The election is over - what now for minorities?
2016-03-14 16:13:05 -

Ronit Lentin


Now that the General Election is behind us, it is evident that Irish voters have expressed their disenchantment with the Fine Gael/Labour coalition and their preference for left-wing, Sinn Féin and independent candidates. The composition and length of service of the next Government is as yet unclear, but it is obvious that little attention has been paid by the various parties to racism, anti-racism, migrants, direct provision or deportations and that this, as demanded by the elections manifesto of the migrant-led coalition, must change.

A quick survey of party manifestos conducted before the elections by the European Network Against Racism (Enar) Ireland revealed that while the Anti Austerity Alliance (AAA) and People Before Profit (PBP) union expressed opposition to all forms of racism including against Travellers, migrants and Muslims, other parties made no reference to racism, beyond FG’s usual platitudes about integration and about renewing the derisory National Plan Against Racism.

Only Sinn Féin mentioned hate crime legislation in relation to racism, and only the AAA expressed explicit opposition to “State racism and all deportations and racist immigration laws and controls”. No other party committed to ending deportations, amazing in view of the fact that, according to the State immigration service, the number of deportations and removals rose by more than 50 per cent in 2015, up from 2,360 in 2014 to 3,790 last year.

However, it was encouraging that several parties (Sinn Féin, the Greens, AAA-PBP and the Social Democrats) committed to ending the disgrace of direct provision, the system incarcerating asylum seekers for up to 10 years in unfit-for-purpose, for-profit hostels that make fortunes for their owners at the expense of asylum-seekers’ wasted lives and at a huge cost to Irish tax payers.

The commitment by the Labour Party to “formal recognition of the Travelling Community as a group in Irish society with a unique culture, heritage and ethnic identity” was risible in view of their Minister for State at the Department of Justice, Aodhán Ó Ríordáin, absenting himself from the Dáil vote on Traveller ethnicity.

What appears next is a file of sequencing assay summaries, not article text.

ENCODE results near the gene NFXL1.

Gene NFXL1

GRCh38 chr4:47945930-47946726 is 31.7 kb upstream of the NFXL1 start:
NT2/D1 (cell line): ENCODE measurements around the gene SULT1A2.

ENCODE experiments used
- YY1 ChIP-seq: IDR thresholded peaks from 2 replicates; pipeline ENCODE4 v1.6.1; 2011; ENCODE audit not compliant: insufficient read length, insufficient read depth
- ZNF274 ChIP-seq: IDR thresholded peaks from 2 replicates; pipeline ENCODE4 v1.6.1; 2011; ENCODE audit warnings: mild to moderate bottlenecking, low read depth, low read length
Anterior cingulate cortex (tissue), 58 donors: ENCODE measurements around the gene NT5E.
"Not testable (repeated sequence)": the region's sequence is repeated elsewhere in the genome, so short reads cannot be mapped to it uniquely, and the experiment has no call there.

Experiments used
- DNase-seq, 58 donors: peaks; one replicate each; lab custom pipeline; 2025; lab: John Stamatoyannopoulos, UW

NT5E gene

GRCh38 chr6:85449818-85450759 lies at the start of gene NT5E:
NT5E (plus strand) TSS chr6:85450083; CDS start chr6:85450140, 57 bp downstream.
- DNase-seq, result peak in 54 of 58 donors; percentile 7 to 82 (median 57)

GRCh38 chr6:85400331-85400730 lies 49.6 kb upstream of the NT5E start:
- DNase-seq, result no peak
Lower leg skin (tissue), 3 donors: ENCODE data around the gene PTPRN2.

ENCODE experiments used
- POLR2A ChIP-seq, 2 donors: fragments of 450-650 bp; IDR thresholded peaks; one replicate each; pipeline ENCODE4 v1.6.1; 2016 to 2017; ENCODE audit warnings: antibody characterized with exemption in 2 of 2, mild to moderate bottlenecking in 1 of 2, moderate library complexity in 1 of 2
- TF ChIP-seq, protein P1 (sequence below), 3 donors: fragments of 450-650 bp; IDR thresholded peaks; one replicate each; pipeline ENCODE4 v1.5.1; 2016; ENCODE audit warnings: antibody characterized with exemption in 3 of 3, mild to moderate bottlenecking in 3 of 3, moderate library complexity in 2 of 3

Sinn Féin, on the other hand, went beyond other parties’ platitudes in relation to Travellers and Roma in committing to “recognise the ethnicity status of the Travelling community, including their right to Traveller specific accommodation”. Likewise, the Greens and AAA-PBP committed to recognising Travellers as an ethnic group, a status denied them for years by successive Governments.

Interestingly, the left parties said nothing about voting rights for migrants, though both Labour and Sinn Féin committed to greater political inclusion. Though Sinn Féin said it would ensure that the Senead becomes “a fully inclusive institution”, it demanded “direct elections by all Irish citizens” (what about voting rights to residents who do not yet have citizenship?) and “representation of marginalised minority groups within Irish society”. This does not entail giving people from migrant and minority ethnic groups full political representation, without which they cannot progress their interests.

While the Enar survey is useful in mapping the commitment (or lack thereof) by political parties to anti-racism and just immigration and asylum policies, it is far from enough. The electorate has told politicians that capitalism and the unjust distribution of wealth are no longer acceptable.

Let us make sure that whoever makes up the next Government listens to the concerns of migrants and ethnic minorities, ensuring just representation and fair immigration policies, clear anti-racism measures and social policies that would, as promised in the 1916 proclamation, “cherish all the children of the nation equally”.


Ronit Lentin is a retired associate professor of Sociology at Trinity College Dublin. Her column appears regularly in Metro Éireann

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